FIG. 5 is a view taken along lines 55 of FIG. 4.

FIG. 6 is a cross-sectional, exploded view of the stored energy portion of the apparatus of the invention.

FIG. 7 is a view taken along lines 77 of FIG. 6.

FIG. 8 is a side-elevational, cross-sectional view of an alternate form of the apparatus of the invention which includes an interval adjustment means and a device disabling the means.

FIG. 9 is a side-elevational, cross-sectional view similar to FIG. 8, but illustrating the actuation step and showing the actuating member having been telescopically inserted into the device housing.

FIG. 10 is a side-elevational, cross-sectional view similar to FIG. 9, but showing the actuating member returned to an extended, locked position relative to the housing.

FIG. 10A is a cross-sectional view taken along lines 10A10A of FIG. 10.

FIG. 11 is a side elevational, cross-sectional, exploded view of the actuator means and the stored energy means of the form of the invention shown in FIG. 10.

FIG. 12 is a generally perspective view of the thrustor member of the apparatus of the invention shown in FIG. 10.

DISCUSSION OF THE INVENTION

Referring to the drawings and particularly to FIGS. 1 through 7, one form of timing device of the present invention is there illustrated and generally designated by the numeral 14. The device is shown, by way of example, being used to open and close the electrical contacts of an electrical circuit used to energize and deenergize an electric motor. The timing device here comprises first and second slidably interconnected generally cylindrically shaped housings 16 and 18. Housing 16 has an end wall 17 and a skirt-like cylindrically shaped wall 17 a which defines an internal chamber 16 a. Disposed within internal chamber 16 a is a yeildably deformable, compressible mass, shown here as an elastomeric member 20, which functions as an energy source when compressed. Disposed within an internal chamber 18 a of housing 18 is a bellows-like member 22 which includes an internal chamber 22 a. Disposed within chamber 22 is a fluid containing cellular mass 24 which comprises a sponge-like member that can be saturated with any suitable operating fluid such a glycerin, flourinated oil, or the like. Disposed intermediate elastomeric mass 20 and fluid containing cellular mass 24 are first and second flow control means for controlling fluid flow between chambers 16 a and 22 a.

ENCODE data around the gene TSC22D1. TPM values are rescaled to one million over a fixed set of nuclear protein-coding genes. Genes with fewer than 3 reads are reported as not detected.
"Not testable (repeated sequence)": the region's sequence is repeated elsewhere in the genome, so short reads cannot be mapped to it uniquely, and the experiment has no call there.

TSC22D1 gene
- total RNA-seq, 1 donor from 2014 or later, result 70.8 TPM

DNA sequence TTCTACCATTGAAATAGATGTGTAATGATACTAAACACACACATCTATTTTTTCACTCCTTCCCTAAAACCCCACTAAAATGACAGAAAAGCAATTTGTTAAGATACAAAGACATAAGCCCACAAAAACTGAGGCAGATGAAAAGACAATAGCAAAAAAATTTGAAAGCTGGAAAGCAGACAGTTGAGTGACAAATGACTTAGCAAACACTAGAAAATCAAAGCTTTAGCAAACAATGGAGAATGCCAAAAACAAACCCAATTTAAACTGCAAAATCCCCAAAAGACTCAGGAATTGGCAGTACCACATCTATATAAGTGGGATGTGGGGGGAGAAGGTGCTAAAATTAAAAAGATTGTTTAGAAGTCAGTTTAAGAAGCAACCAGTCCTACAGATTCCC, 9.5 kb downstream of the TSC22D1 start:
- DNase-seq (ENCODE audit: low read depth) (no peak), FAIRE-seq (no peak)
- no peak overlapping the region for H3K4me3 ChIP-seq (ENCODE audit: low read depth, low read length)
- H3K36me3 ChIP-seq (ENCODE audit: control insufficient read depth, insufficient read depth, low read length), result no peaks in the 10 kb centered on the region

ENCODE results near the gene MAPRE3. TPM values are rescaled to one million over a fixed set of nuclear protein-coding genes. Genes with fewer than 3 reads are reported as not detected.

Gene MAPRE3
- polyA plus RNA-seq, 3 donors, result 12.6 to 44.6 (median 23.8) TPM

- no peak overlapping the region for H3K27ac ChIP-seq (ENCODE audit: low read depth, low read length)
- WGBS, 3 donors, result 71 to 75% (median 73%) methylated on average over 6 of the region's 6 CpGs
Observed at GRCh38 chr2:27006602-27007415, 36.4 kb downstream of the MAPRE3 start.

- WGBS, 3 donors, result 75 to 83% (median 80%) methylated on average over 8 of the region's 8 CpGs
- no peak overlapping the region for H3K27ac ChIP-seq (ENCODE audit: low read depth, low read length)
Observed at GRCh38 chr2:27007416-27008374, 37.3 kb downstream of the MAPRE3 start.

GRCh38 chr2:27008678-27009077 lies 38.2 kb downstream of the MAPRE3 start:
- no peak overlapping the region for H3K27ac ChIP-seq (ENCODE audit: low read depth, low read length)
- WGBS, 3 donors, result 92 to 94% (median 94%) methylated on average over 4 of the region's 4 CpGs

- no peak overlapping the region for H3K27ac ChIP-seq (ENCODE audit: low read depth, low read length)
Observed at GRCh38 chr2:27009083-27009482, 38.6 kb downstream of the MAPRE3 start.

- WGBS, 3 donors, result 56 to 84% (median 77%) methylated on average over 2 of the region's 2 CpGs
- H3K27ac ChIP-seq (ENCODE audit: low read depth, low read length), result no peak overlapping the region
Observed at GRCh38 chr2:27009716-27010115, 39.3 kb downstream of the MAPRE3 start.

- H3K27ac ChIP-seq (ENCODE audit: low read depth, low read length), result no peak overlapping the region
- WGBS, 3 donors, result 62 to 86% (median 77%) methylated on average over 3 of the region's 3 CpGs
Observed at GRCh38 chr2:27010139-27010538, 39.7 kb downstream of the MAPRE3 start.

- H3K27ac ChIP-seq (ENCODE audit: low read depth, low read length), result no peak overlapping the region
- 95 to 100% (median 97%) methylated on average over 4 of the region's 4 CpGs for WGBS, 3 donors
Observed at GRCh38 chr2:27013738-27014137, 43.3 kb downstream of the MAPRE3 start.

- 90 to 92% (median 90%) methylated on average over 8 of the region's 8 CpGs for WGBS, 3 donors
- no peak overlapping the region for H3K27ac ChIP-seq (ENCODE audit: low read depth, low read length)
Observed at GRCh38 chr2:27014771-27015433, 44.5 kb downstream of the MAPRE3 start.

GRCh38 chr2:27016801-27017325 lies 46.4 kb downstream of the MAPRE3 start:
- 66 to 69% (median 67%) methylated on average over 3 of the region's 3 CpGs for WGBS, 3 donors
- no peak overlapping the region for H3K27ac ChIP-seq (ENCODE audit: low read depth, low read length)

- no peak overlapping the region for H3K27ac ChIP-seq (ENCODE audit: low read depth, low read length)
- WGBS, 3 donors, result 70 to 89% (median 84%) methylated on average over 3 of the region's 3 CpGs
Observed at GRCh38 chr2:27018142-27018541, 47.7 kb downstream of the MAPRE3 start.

As best seen in FIG. 4, the first flow control means here comprises a check valve 26 which functions to permit fluid flow only in a direction toward chamber 16 a and yieldably deformable mass 20, which is housed therein, and functions to block fluid flow in an opposite direction. The second flow control means is here provided as a porous frit 28. In a manner presently to be described, frit 28 functions to precisely control the rate of fluid flow from chamber 16 a toward chamber 22 a and fluid containing, sponge-like mass 24 which is housed therewithin. Connected to housing 16 is a first electrical contact 30. Connected to housing 18 is a second electrical contact 32 which is movable into engagement with contact 30 upon a sliding movement of housing 18 relative to housing 16 in the direction of the arrows 33 of FIG. 1. Contacts 30 and 32 comprise a part of the earlier mentioned electrical circuit which is controllably opened and closed by the timing device of the invention in a manner which will be more fully described in the paragraphs which follow.